Zoë’s boyfriend of 7 years had just proposed to her in Rome and they were busy planning their wedding. Having met each other later in life, she was turning forty a month after the wedding, they had planned to start their family immediately after.
Then, Zoë was diagnosed with oestrogen receptor positive breast cancer. Four years on, she describes her experience;
I found a lump in 2012 that I immediately had checked out. Fortunately, this was only a cyst. But it felt like that lump never went away, so in 2014 when it started to hurt, I went to get it checked. I was completely numb and shocked when I received my diagnosis. I worried that I wouldn’t be able to have children. I was also worried about dying.
I had five and a half months of three different types of chemotherapy and a lumpectomy. The surgery didn’t remove all the tumour, so I then had a mastectomy. This was then followed by five weeks of radiotherapy on the breast and the hip.
Physically I supported the treatment well. With the first type of chemo, I had it once a month for four sessions and I would feel a little ill for about two days afterwards. Otherwise, I was working out most days. I had the motivation of feeling good in my wedding dress after all!
During my treatment I kept thinking ‘I don’t want to be fat and bald!’. I was getting married. I was also worried that I was going to be sick all the time as that was all I knew about chemotherapy side-effects.
I was off work for sixteen months and wanted to be as active as possible. I have always wanted a dog, so I took the opportunity to spend time walking dogs at the local shelter.
More recently, spread has occurred to my liver and vertebrae. after the initial shock, I got on with my day to day life. I am now on Faslodex, an oestrogen receptor down-regulator in conjunction with the targeted biological therapy Ibrance which I started a couple of months ago after the progression of the illness.
I was unable to have my eggs frozen prior to treatment due to the aggressiveness of the breast cancer and as it was hormone positive, they didn’t recommend that I carried a baby. Despite this, mentally I have been genuinely handling everything well. I have the odd slump every time I get bad news, particularly as almost every time I have had a scan, progression has been found which has led to more radiotherapy treatment.
There is a local English-speaking support group in Geneva that my oncologist told me about. I did use it for a while for counselling, some mindfulness programmes and a Look Good Feel Better afternoon.
I wish there had been more of a support network about how to eat and how to exercise.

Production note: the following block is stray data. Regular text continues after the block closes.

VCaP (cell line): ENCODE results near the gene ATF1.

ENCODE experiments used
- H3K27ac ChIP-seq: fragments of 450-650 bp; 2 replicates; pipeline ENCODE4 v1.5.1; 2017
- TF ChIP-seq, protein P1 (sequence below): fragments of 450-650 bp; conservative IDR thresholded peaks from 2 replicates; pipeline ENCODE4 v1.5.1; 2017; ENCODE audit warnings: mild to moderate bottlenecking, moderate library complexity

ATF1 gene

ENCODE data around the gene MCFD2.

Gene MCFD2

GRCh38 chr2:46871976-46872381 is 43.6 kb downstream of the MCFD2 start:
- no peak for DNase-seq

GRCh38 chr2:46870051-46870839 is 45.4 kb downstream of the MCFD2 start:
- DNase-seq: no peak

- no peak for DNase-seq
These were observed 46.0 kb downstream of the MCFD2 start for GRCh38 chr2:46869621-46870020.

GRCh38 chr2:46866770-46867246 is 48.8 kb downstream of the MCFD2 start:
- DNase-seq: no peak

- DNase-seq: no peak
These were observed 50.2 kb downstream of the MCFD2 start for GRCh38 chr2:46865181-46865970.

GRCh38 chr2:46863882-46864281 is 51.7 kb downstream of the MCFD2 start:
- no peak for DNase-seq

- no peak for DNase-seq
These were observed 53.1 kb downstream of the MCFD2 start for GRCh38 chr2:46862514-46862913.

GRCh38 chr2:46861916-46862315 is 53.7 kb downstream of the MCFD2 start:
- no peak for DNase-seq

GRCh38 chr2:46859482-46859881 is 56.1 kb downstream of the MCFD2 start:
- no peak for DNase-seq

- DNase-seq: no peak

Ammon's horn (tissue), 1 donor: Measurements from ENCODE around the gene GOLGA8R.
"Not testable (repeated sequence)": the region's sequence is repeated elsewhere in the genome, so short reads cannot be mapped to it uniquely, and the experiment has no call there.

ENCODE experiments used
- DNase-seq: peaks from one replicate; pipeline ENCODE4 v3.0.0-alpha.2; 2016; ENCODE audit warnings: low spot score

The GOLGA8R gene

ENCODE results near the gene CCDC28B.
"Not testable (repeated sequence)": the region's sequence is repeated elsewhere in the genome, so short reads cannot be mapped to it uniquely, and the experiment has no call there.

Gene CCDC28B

My husband is my absolute rock and a great support. My brother’s wife was amazing, and my brother visited me every day when I was hospitalised and of course my family and friends, both locally and overseas were great. My dad lives in Africa but FaceTimes me most days.
Aside from the obvious worries about the progression of my illness, and being so fatigued, I feel amazing. I was unexpectedly made redundant in February and this was the wake up I needed. It was a job that I really didn’t enjoy, in an industry that was not at all in line with my personal values. In fact, it made me feel stressed and short tempered.
The happy couple
I now have more time to focus on my business, Simply Zoë, where I supply elegant and comfortable yet functional items, to help women through their treatment and recovery after a breast cancer diagnosis. Having the time to work on Simply Zoë is leading to things that I never dreamed of such as public speaking about my situation. It’s a pretty exciting time! It energises me but also the only pressure is what I may put on myself, so I have as much time as I need to rest. It’s a win win.
My perception of breast cancer has changed hugely. Before my diagnosis there was no history of breast cancer in the family and the only picture I had of the disease was bald women, who looked sick and bloated and that it was life ending (how awfully ignorant!) But now, even living with metastatic cancer, I know that I can still live a full and fulfilling life. I spend time with friends and I look after myself and my health.
Yes, it’s horrendous and scary and living with uncertainty is really unpleasant, but medicines are advancing all of the time and I am hopeful and determined that this will be a chronic illness that I have to live with, but that I will be able to live with comfortably.
I have cancer, but it doesn’t define me.